Russ Swift

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Russ Swift
Russ Swift.jpg
Swift in 2005.
Born Paul Russell Swift
(1951-03-24) 24 March 1951 (age 66)
Darlington, County Durham, England
Occupation Precision driver
Years active 1980–present
Website www.russswift.co.uk

Paul Russell "Russ" Swift (born 24 March 1951[1][2]) is a British driver who is known for performing stunts and for precision driving.

Career[edit]

Starting out as a rally co-driver, and later moving into the sport of Autotesting, Russ Swift has built his career on a sturdy motorsport foundation. After being asked to demonstrate his driving skills locally, Russ realised there could be a demand for precision driving skills to be displayed nationwide.

Swift's driving skills were memorably put to the test in 1987, when he performed stunts in a crowded parking lot in an Austin Montego for a television advertisement.[3] The close-ups were done by an actor, but Swift (uncredited) was responsible for the driving. It was during the filming of the advertisement that Russ came up with the Parallel Park manœuvre, which has remained his "trademark" to this day. Russ previously held the world record for this manœuvre, parking in a space just 33 cm longer than the car. He has since been beaten by Peter Bell, who did it in a space 27 cm longer than the car.[4] The Montego "Car Park" commercial was featured at the Cannes Film Festival and in an American review it was deemed the world's most imaginative car commercial.[5]

Swift is the leader of the Russ Swift Mini Display Team, who perform driving displays for motor shows, commercials, vehicle launches, and other events. Typically they use a completely standard Mini Cooper S and/or a Mitsubishi Lancer Evolution, though Russ has performed in countless other vehicles, including Peugeots, Vauxhalls, Nissans, MGs, Land Rovers, Black Cabs, Subarus, and 13-tonne lorries.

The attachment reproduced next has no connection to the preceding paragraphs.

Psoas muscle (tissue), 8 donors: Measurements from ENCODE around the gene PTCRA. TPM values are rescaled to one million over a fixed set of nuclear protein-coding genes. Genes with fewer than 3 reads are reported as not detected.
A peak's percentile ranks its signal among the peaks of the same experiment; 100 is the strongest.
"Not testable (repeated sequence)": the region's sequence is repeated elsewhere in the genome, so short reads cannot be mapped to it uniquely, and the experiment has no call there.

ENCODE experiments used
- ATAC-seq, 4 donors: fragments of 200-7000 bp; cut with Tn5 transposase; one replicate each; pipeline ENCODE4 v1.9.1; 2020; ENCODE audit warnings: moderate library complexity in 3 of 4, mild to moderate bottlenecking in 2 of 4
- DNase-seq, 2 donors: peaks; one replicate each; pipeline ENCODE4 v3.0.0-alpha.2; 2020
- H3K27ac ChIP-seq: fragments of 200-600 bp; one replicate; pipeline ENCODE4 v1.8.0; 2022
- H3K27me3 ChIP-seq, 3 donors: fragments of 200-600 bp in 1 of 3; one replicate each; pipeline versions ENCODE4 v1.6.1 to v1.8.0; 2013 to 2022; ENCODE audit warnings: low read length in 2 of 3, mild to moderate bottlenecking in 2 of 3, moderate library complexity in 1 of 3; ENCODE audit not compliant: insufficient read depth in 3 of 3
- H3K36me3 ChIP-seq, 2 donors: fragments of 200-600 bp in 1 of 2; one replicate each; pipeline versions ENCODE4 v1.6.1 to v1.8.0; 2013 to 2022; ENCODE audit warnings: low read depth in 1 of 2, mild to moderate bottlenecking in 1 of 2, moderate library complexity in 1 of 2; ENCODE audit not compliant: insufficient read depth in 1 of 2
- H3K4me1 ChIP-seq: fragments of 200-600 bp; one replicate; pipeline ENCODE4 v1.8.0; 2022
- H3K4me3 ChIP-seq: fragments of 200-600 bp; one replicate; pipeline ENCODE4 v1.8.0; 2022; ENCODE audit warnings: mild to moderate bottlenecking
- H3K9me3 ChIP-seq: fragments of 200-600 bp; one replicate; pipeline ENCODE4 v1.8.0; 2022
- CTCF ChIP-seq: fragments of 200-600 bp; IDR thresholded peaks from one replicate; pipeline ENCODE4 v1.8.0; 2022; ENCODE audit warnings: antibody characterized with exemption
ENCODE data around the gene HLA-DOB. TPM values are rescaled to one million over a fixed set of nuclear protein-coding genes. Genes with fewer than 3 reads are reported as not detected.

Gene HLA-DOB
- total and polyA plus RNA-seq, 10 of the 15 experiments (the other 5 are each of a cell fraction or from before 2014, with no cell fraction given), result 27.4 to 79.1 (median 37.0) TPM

Swift's career has also seen the use of the classic Minis, which he used to capture four British Autotest Championships and a rally win in Sweden in the early 1980s.[5]

Swift has collaborated for TV commercials with Opel, Fiat, Standard Bank, MG, Mini. He has cooperated with the TV shows Top Gear, 5th Gear, Guinness World Records, GMTV, Learner Drivers (title sequence), and others, and as an advisor to many police, military, royal and diplomatic drivers.[6] Swift has held three Guinness World Records and has done more than 8,000 stunt shows in 50 countries.[7]

Russ has collaborated in Jeremy Clarkson's videos and on two episodes of Top Gear, in which he proved that elderly people needn't be slow and poor drivers, by teaching grannies to do donuts and handbrake parking.

Guinness World Records[edit]

Appearances[edit]

  • Top Gear series 1, episodes 3, 6[8][9]
  • Tiff Needell: Burning Rubber (2001)
  • Clarkson: No Limits (2002)
  • Clarkson: Heaven and Hell (2005)
  • Swiftly Does It (2005) (Duke Video) A documentary following the unique career of the world's No.1 display driver, Russ Swift.

Auto Trader's editors have speculated that Swift is the likeliest known identity of The Stig,[10] due to Swift's proximity to the Top Gear franchise, obscurity relative to high-profile drivers, and his skills with cars.

Personal life[edit]

Swift currently resides in the village of Finghall, North Yorkshire.[citation needed] His son, Paul Swift, is also an Autotest champion.

References[edit]

  1. ^ Swiftly Does It (DVD 2005)
  2. ^ http://web.researcha.com/iccquery/detail/?did=4750463&c=uk
  3. ^ Jeremy Clarkson, Russ Swift (2002). Clarkson: No Limits (DVD). United Kingdom: Brian Klein. 
  4. ^ http://www.socialtimes.com/2010/07/guinness-world-record-videos/
  5. ^ a b "Russ Swift - The Story". Russ Swift Precision Driving Services. Retrieved 20 June 2008. 
  6. ^ "Russ Swift Precision Driving Services". Russ Swift Precision Driving Services. Retrieved 20 June 2008. 
  7. ^ Kaehler, Justin (29 May 2007). "Interview: Russ Swift". IGN. Retrieved 20 June 2008. 
  8. ^ "series 1, episode 3". Top Gear. 3 January 2002. 
  9. ^ "series 1, episode 6". Top Gear. 24 November 2002. 
  10. ^ "Who is the Stig?". Auto Trader. 22 January 2007. Retrieved 20 June 2008. 

External links[edit]